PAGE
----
These sorts of thoughts would clearly limit or confuse a person if viewed as commands the BOTTOM brain can carry out or do.  Actually, the MIDDLE brain is just in planning and wondering mode. The MIDDLE Brain has been shown in brain scans to turn on automatically in about eight seconds when the brain’s attention systems are not focused. It’s the brain’s default mode instead of going into total resting state. And researchers estimate we normally spend about 30% of the day in this state. This mode becomes a problem when you get stuck in the MIDDLE and it plays your BOTTOM brain for confusing ancient primitive emotion-action systems.

When you work on clients’ thoughts that arise from this area, you’ll notice there’s a focus on past, future, and “what’s wrong with me” that seems like a broken record.  The data or information in the conversation hardly ever involves the present moment or “What can I do now?” type of thoughts.  I like to refer to it as Middle Me CD because it plays the brain rapidly and automatically into emotional pain and stuckness.

There are many new interventions, including meditation and mindfulness, that increase the flexibility to shift out of this painful, stuck and non-action mode characteristic of the MIDDLE Brain. These free your clients to the power of now.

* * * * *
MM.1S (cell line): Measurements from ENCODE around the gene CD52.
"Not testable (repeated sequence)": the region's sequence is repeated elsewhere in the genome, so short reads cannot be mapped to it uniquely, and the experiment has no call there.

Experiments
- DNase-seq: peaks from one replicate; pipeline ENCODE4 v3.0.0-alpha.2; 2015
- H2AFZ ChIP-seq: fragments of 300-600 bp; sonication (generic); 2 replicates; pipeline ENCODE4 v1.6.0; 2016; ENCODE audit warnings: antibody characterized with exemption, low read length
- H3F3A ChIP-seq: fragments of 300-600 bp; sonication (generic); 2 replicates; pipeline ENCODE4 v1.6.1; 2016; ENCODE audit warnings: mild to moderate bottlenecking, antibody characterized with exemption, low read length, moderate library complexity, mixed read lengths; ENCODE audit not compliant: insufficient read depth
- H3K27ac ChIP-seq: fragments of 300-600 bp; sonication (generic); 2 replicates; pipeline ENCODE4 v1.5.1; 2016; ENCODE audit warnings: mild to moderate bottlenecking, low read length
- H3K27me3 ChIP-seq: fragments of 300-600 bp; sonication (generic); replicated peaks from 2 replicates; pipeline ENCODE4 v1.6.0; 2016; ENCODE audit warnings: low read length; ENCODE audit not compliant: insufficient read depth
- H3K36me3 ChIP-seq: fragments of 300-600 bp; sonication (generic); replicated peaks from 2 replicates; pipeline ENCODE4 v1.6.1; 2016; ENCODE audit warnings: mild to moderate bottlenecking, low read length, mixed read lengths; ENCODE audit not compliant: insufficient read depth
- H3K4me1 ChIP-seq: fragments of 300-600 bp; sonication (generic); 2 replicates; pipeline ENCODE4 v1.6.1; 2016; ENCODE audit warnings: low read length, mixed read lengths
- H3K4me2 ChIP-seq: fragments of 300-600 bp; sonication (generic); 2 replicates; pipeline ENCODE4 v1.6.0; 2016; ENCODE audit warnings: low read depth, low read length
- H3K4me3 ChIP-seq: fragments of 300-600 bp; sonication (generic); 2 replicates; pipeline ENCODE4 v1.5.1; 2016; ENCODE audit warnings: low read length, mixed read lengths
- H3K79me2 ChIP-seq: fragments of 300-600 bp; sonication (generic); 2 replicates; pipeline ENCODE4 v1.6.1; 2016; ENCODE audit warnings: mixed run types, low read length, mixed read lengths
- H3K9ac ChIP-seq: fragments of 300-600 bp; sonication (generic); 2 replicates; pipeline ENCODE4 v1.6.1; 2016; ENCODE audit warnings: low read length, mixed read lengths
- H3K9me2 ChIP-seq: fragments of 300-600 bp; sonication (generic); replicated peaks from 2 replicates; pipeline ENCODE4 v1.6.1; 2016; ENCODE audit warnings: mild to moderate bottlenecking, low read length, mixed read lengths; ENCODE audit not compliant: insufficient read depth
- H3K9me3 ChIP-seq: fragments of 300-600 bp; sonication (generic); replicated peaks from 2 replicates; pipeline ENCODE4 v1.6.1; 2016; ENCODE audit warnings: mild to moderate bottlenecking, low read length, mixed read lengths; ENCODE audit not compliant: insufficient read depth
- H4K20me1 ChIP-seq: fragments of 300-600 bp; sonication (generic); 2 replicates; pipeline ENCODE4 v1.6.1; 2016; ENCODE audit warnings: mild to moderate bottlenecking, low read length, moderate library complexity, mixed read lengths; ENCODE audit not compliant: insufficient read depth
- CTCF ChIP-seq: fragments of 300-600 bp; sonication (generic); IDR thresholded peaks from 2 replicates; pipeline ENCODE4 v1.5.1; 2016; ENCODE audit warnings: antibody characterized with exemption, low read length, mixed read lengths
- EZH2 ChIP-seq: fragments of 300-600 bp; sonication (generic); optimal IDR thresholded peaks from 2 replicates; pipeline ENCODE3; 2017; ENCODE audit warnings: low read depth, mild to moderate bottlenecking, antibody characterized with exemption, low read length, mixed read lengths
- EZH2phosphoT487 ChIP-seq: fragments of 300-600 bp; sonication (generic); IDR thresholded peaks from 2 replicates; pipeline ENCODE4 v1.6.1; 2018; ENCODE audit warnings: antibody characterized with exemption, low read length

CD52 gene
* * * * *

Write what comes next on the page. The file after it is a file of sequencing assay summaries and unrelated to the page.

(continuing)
Bottom Brain

The BOTTOM region of the brain is tasked with survival.  The more advanced brain areas we’ve reviewed thus far are built on the BOTTOM Brain functions. It’s been called the evolutionarily “ancient” or “primitive” brain, as we have it common with reptiles and mammals.  It’s also called the “emotional” brain because it regulates emotions, motivation, and habits. This area includes the amygdala and hippocampus and is involved in emotion and memory.  It’s also the part of the brain that controls our body’s physiology, such as breathing and automatic actions related to decision to approach or avoid.

Emotions such as fear, rage, and sadness turn on and play from this part of the brain and will include automatic physiological responses for survival actions, such as flight, fight, freeze, or flop. These also have been conceptualized as primitive emotion-action systems shared by all mammals.

Teaching clients about what their BOTTOM Brain is doing allows them to develop a new understanding, alliance with, or relationship to it and, most importantly, influence over it. Specifically, when they play the BOTTOM Brain for a change they actually perform interventions that tame and train the amygdala. They use neuroplasticity science to rewire their brains.